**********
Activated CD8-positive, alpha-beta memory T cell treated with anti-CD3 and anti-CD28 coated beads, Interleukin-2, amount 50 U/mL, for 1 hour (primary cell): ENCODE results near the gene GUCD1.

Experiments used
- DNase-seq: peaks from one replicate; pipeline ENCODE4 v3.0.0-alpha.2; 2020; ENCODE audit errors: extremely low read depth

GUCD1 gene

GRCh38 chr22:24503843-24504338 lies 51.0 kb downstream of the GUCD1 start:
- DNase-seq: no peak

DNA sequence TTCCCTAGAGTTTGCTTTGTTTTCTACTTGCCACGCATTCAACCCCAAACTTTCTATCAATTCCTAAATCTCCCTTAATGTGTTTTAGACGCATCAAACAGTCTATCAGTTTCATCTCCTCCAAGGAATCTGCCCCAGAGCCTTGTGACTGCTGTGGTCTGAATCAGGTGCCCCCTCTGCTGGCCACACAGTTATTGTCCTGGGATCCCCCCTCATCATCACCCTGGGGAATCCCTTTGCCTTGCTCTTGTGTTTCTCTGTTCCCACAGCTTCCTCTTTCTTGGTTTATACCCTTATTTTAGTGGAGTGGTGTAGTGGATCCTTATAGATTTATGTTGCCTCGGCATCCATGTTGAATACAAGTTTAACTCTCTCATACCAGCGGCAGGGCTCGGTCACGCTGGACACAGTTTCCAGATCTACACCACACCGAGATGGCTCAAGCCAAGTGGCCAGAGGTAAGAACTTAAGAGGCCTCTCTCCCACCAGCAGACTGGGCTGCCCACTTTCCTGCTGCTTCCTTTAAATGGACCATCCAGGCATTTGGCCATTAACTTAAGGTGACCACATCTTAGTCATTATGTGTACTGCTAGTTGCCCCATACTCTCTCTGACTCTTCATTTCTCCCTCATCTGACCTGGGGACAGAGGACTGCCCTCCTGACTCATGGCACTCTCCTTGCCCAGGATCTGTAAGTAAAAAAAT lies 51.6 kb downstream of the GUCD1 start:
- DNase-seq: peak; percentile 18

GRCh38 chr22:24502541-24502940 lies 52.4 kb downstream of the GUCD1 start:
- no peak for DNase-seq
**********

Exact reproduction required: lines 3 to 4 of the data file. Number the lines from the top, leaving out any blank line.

- DNase-seq: peaks from one replicate; pipeline ENCODE4 v3.0.0-alpha.2; 2020; ENCODE audit errors: extremely low read depth

GUCD1 gene